How to Stay Sane During Testing Season

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As you’ve probably noticed, we’re nearing the end of AP and IB testing season. Maybe it was your teachers reminding you to study incessantly, the fact that you’ve had it marked on your calendar for months, or the telltale sign of countless students hauling around their Barron’s or Princeton Review books constantly that tipped you off to the fact. But if your friend group is anything like mine, the mass panic and constant studying at lunch were probably a bit of a reminder as well.

Luckily, most of us are sophomores and only had one or two AP exams, which we’re finished with now. But the weeks leading up to our AP exams were very distinctly not fun. Frenzied last-minute cramming. Panicked declarations of our oncoming failure. Absolutely no reprieve whatsoever from the impending doom of our exams. It was all we talked about.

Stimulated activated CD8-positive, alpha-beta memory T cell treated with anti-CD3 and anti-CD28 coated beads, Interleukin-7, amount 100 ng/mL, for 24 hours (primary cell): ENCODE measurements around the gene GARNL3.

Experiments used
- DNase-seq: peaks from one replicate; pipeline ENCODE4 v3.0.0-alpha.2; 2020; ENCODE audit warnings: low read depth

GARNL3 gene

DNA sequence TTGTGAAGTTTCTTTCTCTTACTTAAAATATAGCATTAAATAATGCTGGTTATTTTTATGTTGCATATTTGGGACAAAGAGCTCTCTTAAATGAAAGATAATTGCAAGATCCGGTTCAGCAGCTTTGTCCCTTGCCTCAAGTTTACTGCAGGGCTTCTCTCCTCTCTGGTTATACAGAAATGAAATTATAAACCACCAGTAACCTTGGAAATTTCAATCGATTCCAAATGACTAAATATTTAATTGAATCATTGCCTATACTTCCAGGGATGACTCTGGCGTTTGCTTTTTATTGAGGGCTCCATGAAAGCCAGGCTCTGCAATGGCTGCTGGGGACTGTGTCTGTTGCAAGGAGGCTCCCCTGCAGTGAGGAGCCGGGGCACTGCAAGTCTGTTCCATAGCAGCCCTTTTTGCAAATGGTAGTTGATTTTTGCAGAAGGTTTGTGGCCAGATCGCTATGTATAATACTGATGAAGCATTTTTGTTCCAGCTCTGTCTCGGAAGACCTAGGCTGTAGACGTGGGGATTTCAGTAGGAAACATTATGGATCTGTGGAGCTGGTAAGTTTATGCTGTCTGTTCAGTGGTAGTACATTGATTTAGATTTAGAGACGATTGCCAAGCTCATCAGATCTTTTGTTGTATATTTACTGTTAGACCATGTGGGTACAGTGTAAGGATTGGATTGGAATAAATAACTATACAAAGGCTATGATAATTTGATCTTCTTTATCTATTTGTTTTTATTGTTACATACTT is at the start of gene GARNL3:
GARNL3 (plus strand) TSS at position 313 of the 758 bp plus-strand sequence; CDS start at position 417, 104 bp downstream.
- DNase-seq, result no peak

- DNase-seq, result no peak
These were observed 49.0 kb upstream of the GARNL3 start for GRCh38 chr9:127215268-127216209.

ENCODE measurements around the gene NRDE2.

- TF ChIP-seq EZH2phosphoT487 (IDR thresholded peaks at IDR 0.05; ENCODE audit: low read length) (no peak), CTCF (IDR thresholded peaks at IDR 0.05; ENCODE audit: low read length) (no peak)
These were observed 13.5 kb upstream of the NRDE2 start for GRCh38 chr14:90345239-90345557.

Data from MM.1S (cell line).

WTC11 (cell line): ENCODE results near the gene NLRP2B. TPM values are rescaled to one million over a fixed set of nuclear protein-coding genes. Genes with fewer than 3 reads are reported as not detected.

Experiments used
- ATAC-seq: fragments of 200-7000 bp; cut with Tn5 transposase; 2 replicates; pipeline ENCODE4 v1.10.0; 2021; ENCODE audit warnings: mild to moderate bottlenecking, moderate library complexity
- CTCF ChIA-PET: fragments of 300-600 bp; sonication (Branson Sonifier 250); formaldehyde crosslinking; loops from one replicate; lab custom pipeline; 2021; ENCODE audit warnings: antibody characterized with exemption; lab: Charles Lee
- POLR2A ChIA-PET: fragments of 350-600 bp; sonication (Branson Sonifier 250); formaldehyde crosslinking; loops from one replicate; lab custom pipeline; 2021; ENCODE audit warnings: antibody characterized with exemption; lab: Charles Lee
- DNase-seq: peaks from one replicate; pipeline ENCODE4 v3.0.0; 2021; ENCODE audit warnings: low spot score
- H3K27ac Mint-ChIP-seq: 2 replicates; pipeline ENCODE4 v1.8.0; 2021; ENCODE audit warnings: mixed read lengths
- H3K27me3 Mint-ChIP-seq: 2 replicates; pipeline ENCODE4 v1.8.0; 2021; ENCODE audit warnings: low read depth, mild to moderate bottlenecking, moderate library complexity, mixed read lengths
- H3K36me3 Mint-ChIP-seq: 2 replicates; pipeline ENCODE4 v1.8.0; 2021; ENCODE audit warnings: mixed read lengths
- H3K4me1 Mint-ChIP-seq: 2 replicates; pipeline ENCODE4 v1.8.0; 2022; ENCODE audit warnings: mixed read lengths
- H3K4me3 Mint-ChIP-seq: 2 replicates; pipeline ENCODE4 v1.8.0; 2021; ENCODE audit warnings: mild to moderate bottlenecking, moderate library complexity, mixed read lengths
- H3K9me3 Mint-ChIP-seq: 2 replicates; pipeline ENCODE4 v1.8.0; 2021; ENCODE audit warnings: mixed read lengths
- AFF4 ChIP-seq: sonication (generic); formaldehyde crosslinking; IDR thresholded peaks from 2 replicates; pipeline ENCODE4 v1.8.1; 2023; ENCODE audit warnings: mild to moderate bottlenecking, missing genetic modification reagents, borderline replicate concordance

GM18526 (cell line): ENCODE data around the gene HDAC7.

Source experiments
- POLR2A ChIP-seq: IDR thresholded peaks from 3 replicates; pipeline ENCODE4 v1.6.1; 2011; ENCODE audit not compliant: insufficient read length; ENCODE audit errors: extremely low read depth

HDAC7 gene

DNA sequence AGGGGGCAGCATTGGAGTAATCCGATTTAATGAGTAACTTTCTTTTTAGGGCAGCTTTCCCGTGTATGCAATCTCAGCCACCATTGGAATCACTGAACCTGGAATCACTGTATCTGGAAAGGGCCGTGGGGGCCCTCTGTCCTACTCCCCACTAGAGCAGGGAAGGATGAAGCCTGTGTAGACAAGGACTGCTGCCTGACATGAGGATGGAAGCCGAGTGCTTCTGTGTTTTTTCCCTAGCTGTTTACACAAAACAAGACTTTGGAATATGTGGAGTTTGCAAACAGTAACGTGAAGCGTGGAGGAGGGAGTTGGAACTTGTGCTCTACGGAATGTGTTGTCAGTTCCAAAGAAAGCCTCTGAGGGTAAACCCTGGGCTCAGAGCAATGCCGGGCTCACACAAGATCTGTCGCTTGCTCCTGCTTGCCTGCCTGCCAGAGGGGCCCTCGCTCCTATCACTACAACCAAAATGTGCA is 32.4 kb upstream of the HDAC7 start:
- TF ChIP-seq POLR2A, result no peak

It’s over now, but it’ll happen again next year when we’re juniors and have even more tests, and unless we do something differently, we’ll devolve into that state of group panic for several weeks once again. There’s a sort of mass hysteria that we created where all of our stress and anxiety regarding the exams was projected onto each other and was multiplied exponentially. I know that this is a phenomenon that also exists outside of my honors student/overachiever/perfectionist group at school, and there’s no way that this stress is really productive for anyone. Without further ado, here are a few tips I think can help us all stay sane during our tests next year:

1. Use the opportunity to be constructive, not destructive

At times like this when everyone’s at a high stress level, including yourself, it can be hard to avoid encouraging your friends to continue thinking about and obsessing over their exams because you’re doing the same thing. Sometimes it can be helpful to acknowledge the pressure you and your friends are under and to get your stress out in the open.